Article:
Portugal’s Landscape & Regions | Portugal Visitor
Portugal’s Natural Landscapes
Portugal has a range of diverse landscapes for such a small country. It covers an area of 92,000 square kilometers roughly one-sixth of the total land mass of the Iberian Peninsula.
Its varied geography, geology and landscapes range from the mountains of the Estrela to the dry plains of the Alentejo to its mostly low-lying coastline of 1,794 km and beaches.
Regions of Portugal & Their Landscapes
The landscape of Portugal is roughly divisible into three main regions. These are the north, the interior of this northern region and the south.
On the whole Portugal is a low-lying country with just over 12% of the country rising over 700 meters. The majority of these highlands are in the north with only the São Mamede range in the south over 1,000 meters in altitude.
The historic province of Minho in the far north west of Portugal, takes its name from the River Minho that forms the northern border with Spain. Minho lies west of Trás-os-Montes and is an area of outstanding natural beauty with mountains, river valleys and a dramatic Atlantic coastline (Costa Verde).
The Larouco Mountains here reach a height of over 1,500 meters and are part of the Peneda-Gerês National Park (Parque Nacional Peneda-Gerês). Peneda-Gerês is the only National Park in Portugal.
The Minho River is the fourth largest river in Iberia and the third longest in Portugal at 340 kilometres (210 miles). The river’s source is north of the town of Lugo in Galicia. The river marks a stretch of the northern border dividing Spain and Portugal, best illustrated by the bridge spanning the towns of Tui and Valença. It reaches the Atlantic Ocean between A Guarda in Galicia and Caminha in Portugal.
In continental Portugal, the highest mountains are in the Serra da Estrela Natural Park. These mountains are the source of various important rivers – the Mondego, Zêzere (a tributary of the River Tagus), and the Alva.
The park is also the largest natural conservation area in Portugal and covers approximately 1,000 km². Torre is the highest peak in continental Portugal and there is even a a ski resort – the Vodafone Ski Resort near to Covilhã – with snow in the winter months.
South of the River Douro much of the country is at lower altitudes. The historic provinces of Beira Litoral and Estremadura are marked by marshy coasts and lagoons seen around the towns of Aveiro and Obidos to the south. Óbidos Lagoon (Lagoa de Óbidos) is the largest in Portugal and extends between the municipalities of Óbidos and Caldas da Rainha.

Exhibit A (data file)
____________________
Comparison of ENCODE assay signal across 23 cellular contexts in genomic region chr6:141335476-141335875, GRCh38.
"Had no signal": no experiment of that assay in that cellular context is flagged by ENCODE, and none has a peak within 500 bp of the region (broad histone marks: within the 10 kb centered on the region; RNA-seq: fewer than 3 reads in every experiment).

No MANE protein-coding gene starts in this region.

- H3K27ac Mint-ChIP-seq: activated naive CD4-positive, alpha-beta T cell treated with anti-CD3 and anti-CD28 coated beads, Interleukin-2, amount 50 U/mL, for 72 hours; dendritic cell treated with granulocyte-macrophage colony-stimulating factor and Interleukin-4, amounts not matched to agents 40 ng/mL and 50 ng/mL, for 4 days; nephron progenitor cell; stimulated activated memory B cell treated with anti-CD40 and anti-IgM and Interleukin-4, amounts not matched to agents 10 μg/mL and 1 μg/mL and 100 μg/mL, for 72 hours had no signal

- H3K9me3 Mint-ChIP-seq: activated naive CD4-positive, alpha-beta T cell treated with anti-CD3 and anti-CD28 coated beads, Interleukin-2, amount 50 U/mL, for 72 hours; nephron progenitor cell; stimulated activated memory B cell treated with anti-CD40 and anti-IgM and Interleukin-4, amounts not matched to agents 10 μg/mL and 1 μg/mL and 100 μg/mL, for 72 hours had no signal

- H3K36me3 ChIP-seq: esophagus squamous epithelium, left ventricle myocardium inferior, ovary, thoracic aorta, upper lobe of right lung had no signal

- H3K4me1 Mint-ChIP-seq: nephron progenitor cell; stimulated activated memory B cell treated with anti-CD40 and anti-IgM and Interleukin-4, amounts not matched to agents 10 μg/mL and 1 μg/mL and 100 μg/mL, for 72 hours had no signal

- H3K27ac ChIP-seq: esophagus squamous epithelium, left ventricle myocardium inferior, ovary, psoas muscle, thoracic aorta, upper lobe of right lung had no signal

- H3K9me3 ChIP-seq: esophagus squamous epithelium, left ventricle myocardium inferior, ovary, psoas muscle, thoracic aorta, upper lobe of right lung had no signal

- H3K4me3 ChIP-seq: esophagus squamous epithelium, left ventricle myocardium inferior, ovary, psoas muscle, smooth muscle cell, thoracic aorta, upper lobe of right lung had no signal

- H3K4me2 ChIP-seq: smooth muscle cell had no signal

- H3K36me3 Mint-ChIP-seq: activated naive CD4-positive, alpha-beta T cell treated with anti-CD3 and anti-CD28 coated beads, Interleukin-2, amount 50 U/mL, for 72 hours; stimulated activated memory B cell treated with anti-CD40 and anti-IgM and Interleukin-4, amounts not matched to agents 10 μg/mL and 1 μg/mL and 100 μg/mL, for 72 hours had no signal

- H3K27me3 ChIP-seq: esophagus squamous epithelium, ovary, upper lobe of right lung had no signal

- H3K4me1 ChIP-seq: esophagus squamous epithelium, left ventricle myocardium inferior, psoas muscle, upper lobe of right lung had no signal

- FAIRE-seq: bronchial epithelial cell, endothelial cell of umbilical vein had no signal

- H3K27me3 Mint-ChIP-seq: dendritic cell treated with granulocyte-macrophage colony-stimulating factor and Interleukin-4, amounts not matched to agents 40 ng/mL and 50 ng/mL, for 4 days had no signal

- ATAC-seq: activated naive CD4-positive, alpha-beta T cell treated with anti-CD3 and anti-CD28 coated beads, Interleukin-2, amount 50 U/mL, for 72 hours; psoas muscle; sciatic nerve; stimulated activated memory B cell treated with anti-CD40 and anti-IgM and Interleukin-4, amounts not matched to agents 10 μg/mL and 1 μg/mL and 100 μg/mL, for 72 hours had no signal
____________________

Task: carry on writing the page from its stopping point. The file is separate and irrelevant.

Further south the Alto Alentejo is a continuation of the Spanish plateau with generally poor soils. The Baixo Alentejo, around the town of Beja, is known for its low, undulating landscape and its baking summer season.
In Alentejo the landscape and climate much resembles Spanish Extremadura and Andalusia with limited rainfall.
Further south is the Algarve which is more elevated. The Monchique Mountains reach over 900 meters at Mount Foia.
The coastline of the south also tends to be high with steep cliffs on the western coast near Aljezur and on the southern coast around Lagos.
The population density also increases near the coast in the Algarve where irrigation – used since Roman and Moorish times helps to improve agriculture.
The Madeira archipelago is made up of eight volcanic islands 1,000 km southwest of the Portuguese mainland. Only Madeira and Porto Santo are now inhabited.
Porto Santo is low-lying, flat and dry whereas Madeira is mountainous, green and lush. Indeed, Porto Santo has little natural vegetation but does have in abundance the golden sandy beaches which Madeira lacks – a 9 km long stretch to be precise on the south of the island.
On Madeira the interior mountains offer incredible sheer drops and spectacular waterfalls. These include the Cascata das Vinte e Cinco Fontes, the Risco Waterfall, the Cascata dos Anjos and Caldeirão Verde. Madeira’s highest point, often shrouded in mist, is Pico Ruivo with an altitude of 1,861 meters (6,000ft).
The Azores archipelago is made up of nine islands in three groups covering over 650 km in the mid-Atlantic.
Santa Maria, the easternmost island is a distant 1,408 km from continental Portugal mainland with the westernmost island Flores, 1,899 km away almost the same distance to Newfoundland in Canada.
The islands are volcanic and many are still active. The landscape here includes crater lakes, plateaus and rugged coastlines. Mount Pico on Pico Island is the highest point in Portugal rising to 2,351 meters.
A History of Portugal and the Portuguese Empire by A. R. Disney
Landscapes and Landforms of Portugal (World Geomorphological Landscapes) by Gonçalo Vieira (Editor), José Luís Zêzere (Editor), Carla Mora (Editor)